by Rab Bruce’s Spider

One of the points Brexiteers often make about the EU is that there are plans to create a European Army. This is, in Brexit philosophy, a bad thing since it would give foreigners the power to order British troops into wars the British Government may not want to be involved in.

Of course, the precise structure of any European Army is a matter of speculation, but it is difficult to see how such an all-encompassing organisation would be approved by the member states. It may well be that the idea is to further reinforce the EU view that wars within Europe should be a thing of the past and that if all European armies were combined into one, there would be no prospect of a further war. I don’t think this is a realistic view for a couple of reasons. Firstly, history shows us that civil wars within a single state are not exactly unknown, and various factions within the army of a state can take different sides within a conflict. Secondly, the very fact that an important part of the EU is that individual member states retain most of their sovereignty suggests that army units within the control of an EU-wide armed forces structure would still be answerable to their home Government.

In practical terms, any EU-wide defence force is likely to impose some sort of uniformity on things like procurement of equipment, with an over-arching command structure which would oversee the deployment of EU forces in any conflict. Whether it would lead to, say, Italian officers commanding a British regiment is something every member state would need to agree on before an EU army is created and, quite frankly, I’m not sure many of them would agree to such a thing. More likely, we would see something akin to the WW2 western Allies, where a command structure overlaid the individual armies, although an EU force may well want to impose more uniformity in terms of equipment used.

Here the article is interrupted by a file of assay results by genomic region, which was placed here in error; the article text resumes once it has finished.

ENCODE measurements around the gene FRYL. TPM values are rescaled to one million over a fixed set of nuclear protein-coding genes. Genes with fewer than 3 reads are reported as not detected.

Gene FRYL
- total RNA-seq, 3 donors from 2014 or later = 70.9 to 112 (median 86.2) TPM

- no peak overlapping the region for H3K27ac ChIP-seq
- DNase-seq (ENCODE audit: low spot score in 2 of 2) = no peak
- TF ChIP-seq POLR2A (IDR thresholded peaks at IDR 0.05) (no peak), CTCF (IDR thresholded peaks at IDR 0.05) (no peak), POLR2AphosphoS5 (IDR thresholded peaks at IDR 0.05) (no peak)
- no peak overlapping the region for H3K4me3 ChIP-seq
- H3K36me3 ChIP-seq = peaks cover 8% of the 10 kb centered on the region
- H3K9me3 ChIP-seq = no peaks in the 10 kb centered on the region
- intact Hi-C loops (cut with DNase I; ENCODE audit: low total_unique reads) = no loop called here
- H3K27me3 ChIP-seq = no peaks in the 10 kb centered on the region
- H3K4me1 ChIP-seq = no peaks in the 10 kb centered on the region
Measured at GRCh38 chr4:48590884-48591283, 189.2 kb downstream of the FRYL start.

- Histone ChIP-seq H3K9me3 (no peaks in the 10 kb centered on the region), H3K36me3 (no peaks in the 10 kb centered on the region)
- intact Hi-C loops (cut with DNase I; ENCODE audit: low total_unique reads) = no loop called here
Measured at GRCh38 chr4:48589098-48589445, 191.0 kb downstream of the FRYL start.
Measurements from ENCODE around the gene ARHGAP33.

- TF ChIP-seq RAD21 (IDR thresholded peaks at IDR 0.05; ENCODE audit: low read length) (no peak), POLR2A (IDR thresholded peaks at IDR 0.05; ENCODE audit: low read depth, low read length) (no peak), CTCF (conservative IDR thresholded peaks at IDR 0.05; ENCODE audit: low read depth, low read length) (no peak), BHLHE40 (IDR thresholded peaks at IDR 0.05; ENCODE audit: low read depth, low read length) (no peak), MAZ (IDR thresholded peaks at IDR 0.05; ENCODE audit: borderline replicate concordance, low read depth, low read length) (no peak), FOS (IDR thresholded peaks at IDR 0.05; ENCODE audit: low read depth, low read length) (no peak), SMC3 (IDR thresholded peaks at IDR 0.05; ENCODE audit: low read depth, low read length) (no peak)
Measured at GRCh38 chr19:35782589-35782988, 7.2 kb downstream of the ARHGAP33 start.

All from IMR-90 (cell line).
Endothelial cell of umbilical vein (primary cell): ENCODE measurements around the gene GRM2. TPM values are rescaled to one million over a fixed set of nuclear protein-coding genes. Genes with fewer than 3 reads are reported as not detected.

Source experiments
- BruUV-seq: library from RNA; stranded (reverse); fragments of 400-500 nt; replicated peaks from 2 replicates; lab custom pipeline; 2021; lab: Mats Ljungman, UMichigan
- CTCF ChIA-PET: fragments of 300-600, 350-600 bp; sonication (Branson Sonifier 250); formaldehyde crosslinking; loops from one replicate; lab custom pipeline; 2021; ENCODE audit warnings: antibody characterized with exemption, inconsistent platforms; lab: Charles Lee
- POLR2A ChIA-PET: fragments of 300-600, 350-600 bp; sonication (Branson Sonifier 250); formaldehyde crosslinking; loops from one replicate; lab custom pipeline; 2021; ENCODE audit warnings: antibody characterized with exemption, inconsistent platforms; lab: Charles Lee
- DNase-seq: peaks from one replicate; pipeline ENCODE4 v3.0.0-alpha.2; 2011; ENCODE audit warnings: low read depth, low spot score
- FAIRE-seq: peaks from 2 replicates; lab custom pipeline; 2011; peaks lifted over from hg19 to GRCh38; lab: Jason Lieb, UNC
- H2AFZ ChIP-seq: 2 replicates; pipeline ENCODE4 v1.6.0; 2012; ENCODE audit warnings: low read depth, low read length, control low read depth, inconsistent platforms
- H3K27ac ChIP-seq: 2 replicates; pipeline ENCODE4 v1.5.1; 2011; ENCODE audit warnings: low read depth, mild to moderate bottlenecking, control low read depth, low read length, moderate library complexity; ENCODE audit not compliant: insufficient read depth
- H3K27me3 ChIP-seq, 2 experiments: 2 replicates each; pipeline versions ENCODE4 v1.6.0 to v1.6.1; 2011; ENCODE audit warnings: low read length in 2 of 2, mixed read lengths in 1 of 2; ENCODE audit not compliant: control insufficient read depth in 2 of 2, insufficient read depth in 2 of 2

But the main thing that amuses me about the Brexiteer dislike of an EU army is that their arguments suggest they should really not support the involvement of Scottish regiments in the British Army. Scottish troops have been at the beck and call of Westminster for the past three centuries, often sent into conflicts which the Scottish public wanted no part of, and frequently suffering a higher casualty rate than other regiments. Of course, most Brexiteers see no anomaly in this since they view Scotland (and let’s not forget Wales and Northern Ireland) as mere regions of the UK. If what they fear is that an EU army would resemble the structure of the British Army, they surely cannot simultaneously insist that the British Army structure is perfectly normal and acceptable.

It’s a small point in the greater scheme of things but, quite frankly, I think Scottish regiments, plus a new Scottish Air Force and Navy, would be better off as part of an integrated EU defence force, if for no other reason that the EU is unlikely to attack other nations at the behest of the USA. As long as we remain part of the UK, our service men and women will be sent into war zones because attacking other nations is what the UK does. In its 311 year history, the UK has been at war (or at least in armed conflicts) almost continuously. That must be more than coincidence, and it makes me wonder whether what the Brexiteers really fear is the EU preventing them from making war. Some of the rhetoric we’ve heard from pro-Brexit politicians certainly indicates a liking for violence. Personally, I’d prefer to live in a country where going to war is seen as a last resort, not a first one.